Please note that these are 'fully functioning' pointe shoes. I have taken care in designing and creating them to assure that they will withstand the rigors of dancing (test results forthcoming) and not interfere with a dancer's 'technique' in any way at all.
By this I mean that no decorative details come in contact with the dancer's foot, the drawstring is fully-functioning and dye-transfer is not an issue. Note that the inner 'tie-dye' effect was achieved by delicately dabbing some dilute dye here and there in an effort to 'compensate for' some of the 'blue bleed-through' caused by the initial dye process.
Here are the general instructions if you'd like to replicate this 'look' for yourselves.
1) First you must prepare the shoes for dyeing-(see my other article "BARB'S DYE PROCESS FOR POINTES (BLACK) & ALL SATIN SHOES--Easy Do-It-Yourself Instructions")
2) Mix the following to achieve the desired green color. Be sure to 'test' your colors--wet and dry--on paper towels and on scraps of pink or European pink ('peachy pink') satin to get a true read of your colors. Note that these dyes always dry a LIGHTER color than when they are wet.
The formula used includes Esquire Brand Shoe Dye in 'Skipper Blue' and 'Metallic Gold' along with Simply Spray Soft Fabric Paint in 'Brite Yellow' (below)
Esquire Shoe Dye LINK: http://www.shoecaresupplies.com/Shoe_Dye_p/esquire-leather-kit.htm?gclid=CNfxsa6jgK8CFYbe4AodZg_v1Q
Simply Spray LINK: http://www.simplyspray.com/buy.html
Start with the Esquire Metallic Gold, spray in some Simply Spray Brite Yellow and add a little Esquire 'Skipper Blue' to adjust to the proper green. Add a little water to 'thin', but do not use a very watery mixture, since you do not want to saturate the pointe shoe. When your test samples dry to the desired color, apply a thin coat of dye to completely and evenly cover each shoe, and let dry for about an hour. Then apply a second coat and allow to dry for at least one day before applying decorations.
3) After the shoes are dry, dye the ribbons, one at a time, one side at a time. Start at the attachment end and 'pull the dye along the ribbon' using the foam brush in the palm of your hand..finishing out to the end. Be careful with doing this to not let the wet ribbons brush against the finished shoes. Also, be sure to lay the wet ribbons on plastic, for the paper towels will only 'wick dye' out of the ribbons. And as the ribbons dry, some excess dye is bound to 'pool' on the plastic, so let be sure to blot this up periodically until it is no longer necessary, as the ribbons dry. Better yet, if it is possible, 'hang' the pointe shoes up in some manner so that the ribbons can hang freely to air dry. (Again watch for spills and drips, though.)
4) Use white 'sticky glue' (I used Aleene's Original Tacky Glue-All Purpose-available at Michaels Crafts stores and elsewhere) to neatly apply ribbons and decorations as desired. Be sure not to place or paste anything on the bottom sole of the pointe shoe, as it will interfere with the dancer's ability to 'feel' the floor. Note in the second photo from the top that the ribbon is snipped and neatly glued down near the edge of the leather outersole. I don't know how well this will 'hold-up' to the punishment of a full performance, but experience tells me that, in general, 'cloth-to-cloth' adhesion using this sticky glue is generally very tenacious...Almost impossible to 'undo', in fact, so it should be fine during vigorous use!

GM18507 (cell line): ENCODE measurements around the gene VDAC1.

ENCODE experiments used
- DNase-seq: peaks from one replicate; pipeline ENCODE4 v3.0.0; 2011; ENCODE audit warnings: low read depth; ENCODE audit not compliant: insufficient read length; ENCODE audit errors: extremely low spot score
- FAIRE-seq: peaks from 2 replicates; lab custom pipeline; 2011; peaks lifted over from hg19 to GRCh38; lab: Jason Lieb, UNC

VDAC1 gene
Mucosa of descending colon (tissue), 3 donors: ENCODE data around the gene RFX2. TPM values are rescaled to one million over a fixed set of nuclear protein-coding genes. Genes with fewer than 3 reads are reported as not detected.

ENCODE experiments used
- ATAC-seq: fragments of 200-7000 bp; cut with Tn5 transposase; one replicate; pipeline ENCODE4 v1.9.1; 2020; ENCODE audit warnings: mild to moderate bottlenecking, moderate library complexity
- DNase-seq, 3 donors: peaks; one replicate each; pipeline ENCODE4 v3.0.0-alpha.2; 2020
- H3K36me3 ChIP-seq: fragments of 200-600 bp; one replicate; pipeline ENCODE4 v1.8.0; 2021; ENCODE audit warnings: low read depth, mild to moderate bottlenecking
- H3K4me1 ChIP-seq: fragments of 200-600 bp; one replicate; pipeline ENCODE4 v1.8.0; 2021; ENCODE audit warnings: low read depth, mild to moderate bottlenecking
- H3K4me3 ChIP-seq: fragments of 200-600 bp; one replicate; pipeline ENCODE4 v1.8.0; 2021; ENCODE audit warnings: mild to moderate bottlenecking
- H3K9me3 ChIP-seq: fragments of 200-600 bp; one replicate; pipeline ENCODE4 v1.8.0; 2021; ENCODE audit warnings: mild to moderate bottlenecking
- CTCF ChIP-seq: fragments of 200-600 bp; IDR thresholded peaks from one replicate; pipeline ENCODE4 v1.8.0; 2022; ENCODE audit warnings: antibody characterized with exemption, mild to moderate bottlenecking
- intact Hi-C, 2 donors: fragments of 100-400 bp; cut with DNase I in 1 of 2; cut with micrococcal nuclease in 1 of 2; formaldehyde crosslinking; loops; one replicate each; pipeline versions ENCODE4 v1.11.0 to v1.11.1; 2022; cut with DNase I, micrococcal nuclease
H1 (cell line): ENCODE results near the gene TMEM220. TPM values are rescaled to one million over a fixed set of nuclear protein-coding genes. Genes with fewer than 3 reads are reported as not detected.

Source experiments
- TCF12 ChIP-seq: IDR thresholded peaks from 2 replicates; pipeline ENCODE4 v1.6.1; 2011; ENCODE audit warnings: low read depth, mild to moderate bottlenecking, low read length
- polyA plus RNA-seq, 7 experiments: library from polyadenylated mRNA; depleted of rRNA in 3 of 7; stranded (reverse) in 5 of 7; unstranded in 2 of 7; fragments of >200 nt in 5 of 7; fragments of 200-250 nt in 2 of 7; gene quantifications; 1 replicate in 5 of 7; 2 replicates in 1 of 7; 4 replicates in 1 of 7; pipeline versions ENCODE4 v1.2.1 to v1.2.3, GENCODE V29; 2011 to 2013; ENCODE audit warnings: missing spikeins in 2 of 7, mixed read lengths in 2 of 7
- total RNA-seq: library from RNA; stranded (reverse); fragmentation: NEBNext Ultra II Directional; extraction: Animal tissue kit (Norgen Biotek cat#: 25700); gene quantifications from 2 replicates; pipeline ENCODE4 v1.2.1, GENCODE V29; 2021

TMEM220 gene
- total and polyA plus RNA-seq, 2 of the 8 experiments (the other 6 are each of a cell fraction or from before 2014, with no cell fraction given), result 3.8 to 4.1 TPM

5) Some dye 'bleed-through' will be inevitable with all dyeing methods. You can choose to ignore it or do some 'minor embellishing' as I did with the 'tie-dye motif' in order to make your pointe shoe project more pleasing to the eye.
6) You can dye the drawstrings after the shoes, themselves, are dry. Pull the strings out a bit, dye them and let them dry. Or, you can do as a I did- just tuck them in without dyeing them and don't worry about them, for they should not show anyway.
7) Invariably, satin pointe shoes will 'SHRINK' a bit after dyeing. The less-'watery' the dye you use, the less the shrinkage. However, you must take this into consideration whether you are dyeing shoes for yourself or for your dancer.
That's for these beautiful shoes. Your decorating options are limitless, as you can see!
So 'go for it'! If you feel more comfortable 'asking for some advice in advance'--before you dye your pointes--just click on 'comments' below, ask your question(s) and I will answer.
You can also email me directly at: BarbaraKSexton@aol.com and I will answer you as best I can.
May your lives and your dancing be blessed!
Reverend Barbara Sexton
"The Biblical Biochemist-Where Science Meets the Cross"